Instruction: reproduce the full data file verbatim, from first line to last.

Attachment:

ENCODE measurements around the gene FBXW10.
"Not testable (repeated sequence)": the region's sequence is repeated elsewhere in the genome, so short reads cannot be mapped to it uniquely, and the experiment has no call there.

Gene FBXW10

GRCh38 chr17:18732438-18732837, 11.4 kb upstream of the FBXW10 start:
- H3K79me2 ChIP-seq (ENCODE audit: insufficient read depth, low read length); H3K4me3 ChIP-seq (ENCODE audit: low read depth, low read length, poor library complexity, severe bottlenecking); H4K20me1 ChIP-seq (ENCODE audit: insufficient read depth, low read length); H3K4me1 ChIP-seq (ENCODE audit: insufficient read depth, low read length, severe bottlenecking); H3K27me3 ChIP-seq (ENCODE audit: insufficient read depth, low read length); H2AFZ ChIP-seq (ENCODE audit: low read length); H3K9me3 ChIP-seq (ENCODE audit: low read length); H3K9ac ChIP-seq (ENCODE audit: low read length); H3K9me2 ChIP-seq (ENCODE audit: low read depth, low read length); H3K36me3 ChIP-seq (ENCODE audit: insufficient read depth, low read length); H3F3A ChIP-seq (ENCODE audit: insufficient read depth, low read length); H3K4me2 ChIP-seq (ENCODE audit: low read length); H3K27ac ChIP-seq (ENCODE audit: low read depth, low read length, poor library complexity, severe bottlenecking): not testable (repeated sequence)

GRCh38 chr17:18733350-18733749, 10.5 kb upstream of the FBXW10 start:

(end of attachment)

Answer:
ENCODE measurements around the gene FBXW10.
"Not testable (repeated sequence)": the region's sequence is repeated elsewhere in the genome, so short reads cannot be mapped to it uniquely, and the experiment has no call there.

Gene FBXW10

GRCh38 chr17:18732438-18732837, 11.4 kb upstream of the FBXW10 start:
- H3K79me2 ChIP-seq (ENCODE audit: insufficient read depth, low read length); H3K4me3 ChIP-seq (ENCODE audit: low read depth, low read length, poor library complexity, severe bottlenecking); H4K20me1 ChIP-seq (ENCODE audit: insufficient read depth, low read length); H3K4me1 ChIP-seq (ENCODE audit: insufficient read depth, low read length, severe bottlenecking); H3K27me3 ChIP-seq (ENCODE audit: insufficient read depth, low read length); H2AFZ ChIP-seq (ENCODE audit: low read length); H3K9me3 ChIP-seq (ENCODE audit: low read length); H3K9ac ChIP-seq (ENCODE audit: low read length); H3K9me2 ChIP-seq (ENCODE audit: low read depth, low read length); H3K36me3 ChIP-seq (ENCODE audit: insufficient read depth, low read length); H3F3A ChIP-seq (ENCODE audit: insufficient read depth, low read length); H3K4me2 ChIP-seq (ENCODE audit: low read length); H3K27ac ChIP-seq (ENCODE audit: low read depth, low read length, poor library complexity, severe bottlenecking): not testable (repeated sequence)

GRCh38 chr17:18733350-18733749, 10.5 kb upstream of the FBXW10 start: